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justfinethanks May 24, 2010 at 6:15 am

Since it is not even intended to be an “argument,”

It’s perhaps not a metaphysical argument about what we can deduce about the existence of God by either making observations or clearly defining terms. But it is however an epistemological argument, arguing that experience allows one to rationally affirm the existence of such a being, even absent any metaphysical argument.

Saying that you can believe something without any argument at all is pure fideism and leads to epistemological anarchy, and I am extremely confident that even Plantinga wouldn’t endorse that sort of view.

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cartesian May 24, 2010 at 6:20 am

Neurologist Orrin Devinsky has made a career of seeing patients who have profound religioius experiences because they have a tumor, and once the tumor is removed, the experiences are gone. Listen to the latest episode of Radiolab for details.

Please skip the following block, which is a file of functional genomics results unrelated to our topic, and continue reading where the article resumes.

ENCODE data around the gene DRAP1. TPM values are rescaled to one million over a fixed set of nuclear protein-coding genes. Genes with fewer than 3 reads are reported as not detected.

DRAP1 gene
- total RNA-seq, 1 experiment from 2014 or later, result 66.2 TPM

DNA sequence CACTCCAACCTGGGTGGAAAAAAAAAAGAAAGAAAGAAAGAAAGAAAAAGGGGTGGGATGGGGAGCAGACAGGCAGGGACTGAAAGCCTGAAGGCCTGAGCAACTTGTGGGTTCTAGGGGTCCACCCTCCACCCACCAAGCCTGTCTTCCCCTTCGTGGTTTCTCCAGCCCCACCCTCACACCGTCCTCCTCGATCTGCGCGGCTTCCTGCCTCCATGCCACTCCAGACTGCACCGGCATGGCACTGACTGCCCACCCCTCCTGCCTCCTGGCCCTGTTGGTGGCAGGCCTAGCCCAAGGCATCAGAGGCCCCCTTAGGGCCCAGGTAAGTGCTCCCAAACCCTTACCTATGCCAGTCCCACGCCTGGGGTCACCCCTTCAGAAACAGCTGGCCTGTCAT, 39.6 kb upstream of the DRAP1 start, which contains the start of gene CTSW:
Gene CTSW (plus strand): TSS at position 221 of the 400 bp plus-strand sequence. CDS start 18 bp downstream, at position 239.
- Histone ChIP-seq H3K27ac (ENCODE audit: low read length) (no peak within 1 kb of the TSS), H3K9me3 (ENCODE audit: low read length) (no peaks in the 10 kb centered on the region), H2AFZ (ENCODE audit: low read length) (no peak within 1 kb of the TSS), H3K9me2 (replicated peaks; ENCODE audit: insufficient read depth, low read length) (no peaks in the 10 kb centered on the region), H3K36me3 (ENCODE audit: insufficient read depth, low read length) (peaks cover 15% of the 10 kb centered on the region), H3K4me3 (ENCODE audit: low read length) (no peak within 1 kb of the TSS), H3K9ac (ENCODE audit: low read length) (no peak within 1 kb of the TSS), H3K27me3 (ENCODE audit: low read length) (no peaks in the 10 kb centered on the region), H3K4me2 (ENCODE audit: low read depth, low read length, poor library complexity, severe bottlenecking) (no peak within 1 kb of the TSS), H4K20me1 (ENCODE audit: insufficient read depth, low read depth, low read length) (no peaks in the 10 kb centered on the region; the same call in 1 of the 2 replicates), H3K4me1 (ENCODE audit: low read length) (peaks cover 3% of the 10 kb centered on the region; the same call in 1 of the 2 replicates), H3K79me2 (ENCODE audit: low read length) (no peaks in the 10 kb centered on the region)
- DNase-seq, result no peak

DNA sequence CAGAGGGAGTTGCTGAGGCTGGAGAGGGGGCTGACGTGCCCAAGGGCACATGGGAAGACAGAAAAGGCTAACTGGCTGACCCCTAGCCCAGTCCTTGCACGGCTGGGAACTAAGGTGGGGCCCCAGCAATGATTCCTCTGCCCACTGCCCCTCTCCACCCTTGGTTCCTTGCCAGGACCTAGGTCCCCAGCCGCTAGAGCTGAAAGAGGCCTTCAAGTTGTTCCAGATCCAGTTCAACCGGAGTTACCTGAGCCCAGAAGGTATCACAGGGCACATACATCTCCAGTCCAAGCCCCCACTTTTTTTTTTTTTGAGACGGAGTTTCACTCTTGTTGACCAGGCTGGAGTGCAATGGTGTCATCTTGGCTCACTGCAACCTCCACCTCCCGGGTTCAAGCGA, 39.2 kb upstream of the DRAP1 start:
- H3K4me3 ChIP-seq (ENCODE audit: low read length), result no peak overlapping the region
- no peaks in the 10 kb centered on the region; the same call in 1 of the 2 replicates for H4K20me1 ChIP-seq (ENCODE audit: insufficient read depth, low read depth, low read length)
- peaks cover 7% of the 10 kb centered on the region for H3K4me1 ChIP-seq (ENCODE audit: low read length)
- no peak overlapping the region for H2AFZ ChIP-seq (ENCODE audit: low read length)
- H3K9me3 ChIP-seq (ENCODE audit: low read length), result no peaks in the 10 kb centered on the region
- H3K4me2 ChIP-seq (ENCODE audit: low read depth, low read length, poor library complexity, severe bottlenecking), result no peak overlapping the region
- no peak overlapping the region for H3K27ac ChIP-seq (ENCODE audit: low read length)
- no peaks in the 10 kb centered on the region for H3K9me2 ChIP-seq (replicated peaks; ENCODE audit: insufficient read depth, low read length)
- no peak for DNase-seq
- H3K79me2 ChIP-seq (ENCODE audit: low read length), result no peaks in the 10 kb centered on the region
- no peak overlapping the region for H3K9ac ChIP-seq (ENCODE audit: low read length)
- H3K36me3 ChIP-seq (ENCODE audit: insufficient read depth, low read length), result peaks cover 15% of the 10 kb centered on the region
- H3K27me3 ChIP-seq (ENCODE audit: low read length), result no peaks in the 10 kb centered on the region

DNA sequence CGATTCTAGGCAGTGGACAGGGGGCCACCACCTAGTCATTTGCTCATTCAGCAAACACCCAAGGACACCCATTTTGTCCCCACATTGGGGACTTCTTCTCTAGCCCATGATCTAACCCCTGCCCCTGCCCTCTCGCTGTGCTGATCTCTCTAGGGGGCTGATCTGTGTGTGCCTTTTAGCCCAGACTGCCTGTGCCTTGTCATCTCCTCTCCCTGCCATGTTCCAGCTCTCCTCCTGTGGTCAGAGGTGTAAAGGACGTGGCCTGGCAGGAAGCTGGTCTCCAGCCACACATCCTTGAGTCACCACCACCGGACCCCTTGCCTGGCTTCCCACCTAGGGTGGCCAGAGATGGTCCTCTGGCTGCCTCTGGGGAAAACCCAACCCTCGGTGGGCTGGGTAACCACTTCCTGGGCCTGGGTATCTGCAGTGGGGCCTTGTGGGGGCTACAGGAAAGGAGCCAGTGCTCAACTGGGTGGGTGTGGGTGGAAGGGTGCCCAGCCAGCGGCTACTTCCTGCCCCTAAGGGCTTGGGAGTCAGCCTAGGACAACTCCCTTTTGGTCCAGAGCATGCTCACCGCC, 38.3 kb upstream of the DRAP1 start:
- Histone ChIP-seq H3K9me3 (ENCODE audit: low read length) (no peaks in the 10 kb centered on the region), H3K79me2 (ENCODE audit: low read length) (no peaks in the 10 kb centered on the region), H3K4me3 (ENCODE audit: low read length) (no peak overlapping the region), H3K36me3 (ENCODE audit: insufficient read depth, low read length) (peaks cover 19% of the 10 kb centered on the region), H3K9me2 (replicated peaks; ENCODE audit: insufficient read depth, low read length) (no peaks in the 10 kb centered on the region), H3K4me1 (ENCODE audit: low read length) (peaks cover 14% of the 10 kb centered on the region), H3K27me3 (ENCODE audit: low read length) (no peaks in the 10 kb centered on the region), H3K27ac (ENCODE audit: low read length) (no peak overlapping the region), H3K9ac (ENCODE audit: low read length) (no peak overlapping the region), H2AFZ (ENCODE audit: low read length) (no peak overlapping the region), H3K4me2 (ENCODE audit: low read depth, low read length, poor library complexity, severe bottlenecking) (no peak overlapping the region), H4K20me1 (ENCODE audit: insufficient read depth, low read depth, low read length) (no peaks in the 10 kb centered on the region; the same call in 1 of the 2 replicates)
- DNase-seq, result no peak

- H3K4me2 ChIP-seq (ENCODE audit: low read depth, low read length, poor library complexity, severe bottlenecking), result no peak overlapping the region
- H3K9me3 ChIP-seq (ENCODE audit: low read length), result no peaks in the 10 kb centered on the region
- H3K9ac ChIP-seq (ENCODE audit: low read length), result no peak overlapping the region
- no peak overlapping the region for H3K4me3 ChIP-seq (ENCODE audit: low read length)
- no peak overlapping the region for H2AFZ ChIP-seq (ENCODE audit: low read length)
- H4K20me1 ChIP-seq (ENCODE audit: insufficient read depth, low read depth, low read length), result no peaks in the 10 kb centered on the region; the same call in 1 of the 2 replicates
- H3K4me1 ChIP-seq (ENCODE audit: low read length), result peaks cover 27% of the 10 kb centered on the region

I hope we weren’t assuming that, since these experiences are partly caused by a tumor, they’re not veridical. Think of those people who, due to autism or whatever, can do super complicated math, play piano really well, etc.

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John D May 24, 2010 at 7:58 am

To all atheists,

If you have trouble receiving the internal testimony of the Holy Spirit, try brain cancer.

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Rob May 24, 2010 at 9:40 am
Rob May 24, 2010 at 9:46 am

Cartesian,

Your analogy does not work. Sure, some autistic people are able to focus their attention narrowly and thus have some amazing talent. But what does that have to do with whether a belief caused by brain pathology tracks reality? If I have a tumor that makes me experience the presence of Natalie Portman, does that mean I’m in the presence of Natalie Portman?

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Martin May 24, 2010 at 10:06 am

If I have a tumor that makes me experience the presence of Natalie Portman, does that mean I’m in the presence of Natalie Portman?

Just because religious experiences can be reproduced by means of a tumor, or electric stimulation to the brain, the “God Helmet”, or what-have-you, it does not follow that all religious experiences are non-veridical.